Humanities Faculty Explains Immigrant Experience behind Popular British Film
PROVO, Utah (March 18, 2014)— The popular 2002 British film Bend it Like Beckham, which was Britain’s highest grossing film until Slumdog Millionaire in 2009, was the subject of this week’s International Cinema lecture. Marlene Hansen Esplin, assistant professor of Interdisciplinary Humanities said, “While on the surface level this is a humorous, light-hearted romantic comedy, it’s also a very self-conscious drama that engages pressing questions about orthodoxy, changing women’s roles in traditional cultures and the immigrant experience.”
The film tells the story of Jess Bhamra, an 18-year old British Indian who wants nothing more than to play soccer professionally. Unfortunately, her parents want Jess to become a traditional Indian housewife. Keira Knightley plays an early role as Jules, an upper middle-class girl, who helps Jess realize her soccer dreams.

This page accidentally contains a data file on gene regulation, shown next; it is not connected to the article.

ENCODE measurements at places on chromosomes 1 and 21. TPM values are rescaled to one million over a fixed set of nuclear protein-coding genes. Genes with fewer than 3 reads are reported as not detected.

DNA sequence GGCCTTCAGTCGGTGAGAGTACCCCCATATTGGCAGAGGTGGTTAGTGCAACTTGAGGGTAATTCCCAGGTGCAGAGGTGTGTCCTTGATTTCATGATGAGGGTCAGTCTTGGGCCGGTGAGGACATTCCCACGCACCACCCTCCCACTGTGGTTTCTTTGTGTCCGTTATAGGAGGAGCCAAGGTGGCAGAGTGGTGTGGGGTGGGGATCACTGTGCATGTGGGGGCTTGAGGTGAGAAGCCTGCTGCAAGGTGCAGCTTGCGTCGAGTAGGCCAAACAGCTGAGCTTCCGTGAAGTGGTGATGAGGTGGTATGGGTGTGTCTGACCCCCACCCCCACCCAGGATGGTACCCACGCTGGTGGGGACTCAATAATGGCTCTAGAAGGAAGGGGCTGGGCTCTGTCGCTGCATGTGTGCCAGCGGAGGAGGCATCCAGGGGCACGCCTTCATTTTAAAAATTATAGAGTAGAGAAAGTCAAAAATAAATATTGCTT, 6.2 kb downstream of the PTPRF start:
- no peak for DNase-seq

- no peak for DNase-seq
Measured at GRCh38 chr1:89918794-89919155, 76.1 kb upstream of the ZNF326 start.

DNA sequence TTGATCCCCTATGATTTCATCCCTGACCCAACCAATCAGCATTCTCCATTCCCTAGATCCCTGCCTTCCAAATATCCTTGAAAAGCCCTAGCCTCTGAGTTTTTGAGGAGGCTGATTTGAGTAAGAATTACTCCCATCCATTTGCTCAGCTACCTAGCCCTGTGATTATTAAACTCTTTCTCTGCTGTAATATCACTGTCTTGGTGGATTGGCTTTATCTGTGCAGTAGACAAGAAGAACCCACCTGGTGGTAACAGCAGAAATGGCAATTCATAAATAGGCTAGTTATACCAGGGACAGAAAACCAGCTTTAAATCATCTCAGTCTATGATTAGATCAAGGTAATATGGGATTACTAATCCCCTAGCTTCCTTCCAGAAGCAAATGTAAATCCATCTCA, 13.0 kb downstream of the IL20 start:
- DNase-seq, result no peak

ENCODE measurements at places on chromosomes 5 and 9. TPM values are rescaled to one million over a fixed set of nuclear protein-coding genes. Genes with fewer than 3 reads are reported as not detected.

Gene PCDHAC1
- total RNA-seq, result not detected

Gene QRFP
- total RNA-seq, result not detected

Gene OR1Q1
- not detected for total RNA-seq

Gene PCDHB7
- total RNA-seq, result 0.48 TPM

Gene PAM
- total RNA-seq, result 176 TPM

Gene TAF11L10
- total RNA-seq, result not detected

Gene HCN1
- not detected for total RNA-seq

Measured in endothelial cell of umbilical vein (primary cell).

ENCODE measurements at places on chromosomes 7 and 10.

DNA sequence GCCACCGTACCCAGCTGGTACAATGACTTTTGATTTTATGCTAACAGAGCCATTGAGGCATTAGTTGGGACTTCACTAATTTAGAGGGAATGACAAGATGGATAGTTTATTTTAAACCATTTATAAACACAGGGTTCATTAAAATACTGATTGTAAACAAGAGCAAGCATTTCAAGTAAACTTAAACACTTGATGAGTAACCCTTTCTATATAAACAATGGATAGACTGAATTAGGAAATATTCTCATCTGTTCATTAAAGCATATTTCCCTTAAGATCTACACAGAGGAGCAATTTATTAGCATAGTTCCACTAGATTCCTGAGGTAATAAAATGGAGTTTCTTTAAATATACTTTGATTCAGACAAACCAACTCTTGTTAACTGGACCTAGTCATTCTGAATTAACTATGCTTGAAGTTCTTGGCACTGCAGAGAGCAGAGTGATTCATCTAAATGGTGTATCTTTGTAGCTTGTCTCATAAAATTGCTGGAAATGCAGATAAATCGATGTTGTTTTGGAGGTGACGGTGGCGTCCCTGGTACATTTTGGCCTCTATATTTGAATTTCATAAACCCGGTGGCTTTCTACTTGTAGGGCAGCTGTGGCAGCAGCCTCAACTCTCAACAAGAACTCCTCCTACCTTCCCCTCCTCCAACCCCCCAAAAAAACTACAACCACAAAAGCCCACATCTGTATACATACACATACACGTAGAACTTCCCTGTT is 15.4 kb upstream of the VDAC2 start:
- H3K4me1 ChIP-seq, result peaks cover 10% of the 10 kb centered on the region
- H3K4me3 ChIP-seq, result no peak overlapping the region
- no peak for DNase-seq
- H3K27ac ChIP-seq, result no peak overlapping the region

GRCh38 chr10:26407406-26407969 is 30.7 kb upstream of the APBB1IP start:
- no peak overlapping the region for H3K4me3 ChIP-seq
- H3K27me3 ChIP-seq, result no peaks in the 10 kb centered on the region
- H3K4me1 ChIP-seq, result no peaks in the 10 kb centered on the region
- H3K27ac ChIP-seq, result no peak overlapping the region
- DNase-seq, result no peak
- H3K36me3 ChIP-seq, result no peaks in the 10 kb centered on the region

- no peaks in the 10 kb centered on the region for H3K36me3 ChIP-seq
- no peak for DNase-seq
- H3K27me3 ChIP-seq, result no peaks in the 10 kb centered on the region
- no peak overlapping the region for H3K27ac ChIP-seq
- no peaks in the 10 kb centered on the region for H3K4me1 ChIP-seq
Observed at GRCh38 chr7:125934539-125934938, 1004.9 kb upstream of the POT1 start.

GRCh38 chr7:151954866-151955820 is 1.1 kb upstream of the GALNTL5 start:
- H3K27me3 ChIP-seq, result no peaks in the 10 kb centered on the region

Although the film focuses on Jess’s experience of confronting gender roles in traditional Indian culture, other characters’ stories address equally relevant issues. Jess’s friend Tony struggles with same-sex attraction within traditional Indian culture, Jess’s dad confronts his haunting past of racial discrimination, and Jules mother has to understand that professional soccer could be a proper vocation for a woman. As Esplin pointed out, the title, Bend it Like Beckham, a reference to the way soccer star David Beckham bends his kick, becomes a metaphor for the way in which these characters must bend the “social structure” to reach their dreams.
The film’s focus on the immigrant experience is becoming more relevant as the UK becomes a melting pot of immigrant cultures. Currently, British Asians are the largest minority population in the UK.. From the growing popularity of Indian food to the presence of Indian culture in the language, Indians have a distinct place in British society. As Esplin noted, Indian immigration in the UK is somewhat analogous to the Hispanic immigration situation in the US, which has similarly infiltrated American language, food, and culture.
Bend it Like Beckham is a part of International Cinema’s Women’s History Month and Soccer series. The film will be playing at International Cinema until Saturday, March 22. For listings of other International Cinema films playing this semester, please view the schedule here.
–Ami Johanson B.A. Humanities '14